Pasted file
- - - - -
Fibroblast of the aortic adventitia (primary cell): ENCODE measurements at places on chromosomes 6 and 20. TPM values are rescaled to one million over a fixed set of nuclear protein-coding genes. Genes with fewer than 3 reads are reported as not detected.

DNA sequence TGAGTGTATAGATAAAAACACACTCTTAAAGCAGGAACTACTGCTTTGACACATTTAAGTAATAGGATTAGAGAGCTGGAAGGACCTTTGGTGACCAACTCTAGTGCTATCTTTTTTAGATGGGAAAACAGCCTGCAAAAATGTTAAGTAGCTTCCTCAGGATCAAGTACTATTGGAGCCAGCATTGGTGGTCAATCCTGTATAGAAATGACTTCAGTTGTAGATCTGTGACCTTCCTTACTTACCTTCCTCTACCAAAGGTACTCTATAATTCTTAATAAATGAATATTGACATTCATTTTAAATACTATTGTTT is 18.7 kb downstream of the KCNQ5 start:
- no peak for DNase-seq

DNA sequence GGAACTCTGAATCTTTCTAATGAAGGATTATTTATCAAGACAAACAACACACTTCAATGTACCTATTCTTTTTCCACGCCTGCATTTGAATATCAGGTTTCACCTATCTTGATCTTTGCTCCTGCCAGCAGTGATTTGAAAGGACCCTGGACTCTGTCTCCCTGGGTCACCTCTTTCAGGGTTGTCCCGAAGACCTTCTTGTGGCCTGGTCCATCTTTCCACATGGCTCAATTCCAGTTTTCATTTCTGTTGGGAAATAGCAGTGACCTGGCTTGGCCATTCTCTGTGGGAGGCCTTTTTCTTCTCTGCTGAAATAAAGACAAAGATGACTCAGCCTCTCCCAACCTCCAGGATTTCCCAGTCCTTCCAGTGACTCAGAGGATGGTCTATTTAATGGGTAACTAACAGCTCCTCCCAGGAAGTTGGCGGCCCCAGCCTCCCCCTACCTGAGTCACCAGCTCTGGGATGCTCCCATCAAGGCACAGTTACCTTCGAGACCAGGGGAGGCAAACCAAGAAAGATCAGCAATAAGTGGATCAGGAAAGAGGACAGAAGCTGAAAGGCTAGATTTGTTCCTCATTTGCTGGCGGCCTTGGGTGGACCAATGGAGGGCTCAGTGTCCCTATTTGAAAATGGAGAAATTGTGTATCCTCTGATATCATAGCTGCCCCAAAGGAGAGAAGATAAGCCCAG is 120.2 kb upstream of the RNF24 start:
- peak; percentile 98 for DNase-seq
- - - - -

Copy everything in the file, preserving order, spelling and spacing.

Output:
Fibroblast of the aortic adventitia (primary cell): ENCODE measurements at places on chromosomes 6 and 20. TPM values are rescaled to one million over a fixed set of nuclear protein-coding genes. Genes with fewer than 3 reads are reported as not detected.

DNA sequence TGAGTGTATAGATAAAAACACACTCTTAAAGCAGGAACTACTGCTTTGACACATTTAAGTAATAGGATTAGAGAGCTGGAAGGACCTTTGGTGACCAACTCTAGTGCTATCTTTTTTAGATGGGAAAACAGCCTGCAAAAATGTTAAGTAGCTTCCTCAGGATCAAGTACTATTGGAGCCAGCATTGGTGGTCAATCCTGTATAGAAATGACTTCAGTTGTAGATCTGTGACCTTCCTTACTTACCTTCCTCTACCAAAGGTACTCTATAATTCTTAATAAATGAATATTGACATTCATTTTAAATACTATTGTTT is 18.7 kb downstream of the KCNQ5 start:
- no peak for DNase-seq

DNA sequence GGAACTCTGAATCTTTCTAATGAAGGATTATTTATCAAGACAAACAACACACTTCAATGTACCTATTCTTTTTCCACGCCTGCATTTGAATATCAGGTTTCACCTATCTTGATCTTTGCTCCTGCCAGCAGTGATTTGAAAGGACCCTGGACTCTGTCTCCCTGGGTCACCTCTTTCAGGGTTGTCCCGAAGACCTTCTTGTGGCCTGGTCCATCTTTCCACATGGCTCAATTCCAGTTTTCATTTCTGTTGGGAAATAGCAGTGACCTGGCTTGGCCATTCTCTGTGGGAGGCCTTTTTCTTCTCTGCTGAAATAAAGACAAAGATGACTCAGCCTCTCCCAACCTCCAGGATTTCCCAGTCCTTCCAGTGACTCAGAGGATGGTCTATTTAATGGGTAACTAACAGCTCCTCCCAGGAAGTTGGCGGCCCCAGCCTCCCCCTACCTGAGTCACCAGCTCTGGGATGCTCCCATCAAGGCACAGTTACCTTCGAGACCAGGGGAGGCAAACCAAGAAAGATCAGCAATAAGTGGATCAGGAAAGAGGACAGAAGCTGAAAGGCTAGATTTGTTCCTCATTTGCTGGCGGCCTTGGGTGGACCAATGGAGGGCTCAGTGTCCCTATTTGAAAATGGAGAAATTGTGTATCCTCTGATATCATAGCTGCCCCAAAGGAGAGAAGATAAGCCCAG is 120.2 kb upstream of the RNF24 start:
- peak; percentile 98 for DNase-seq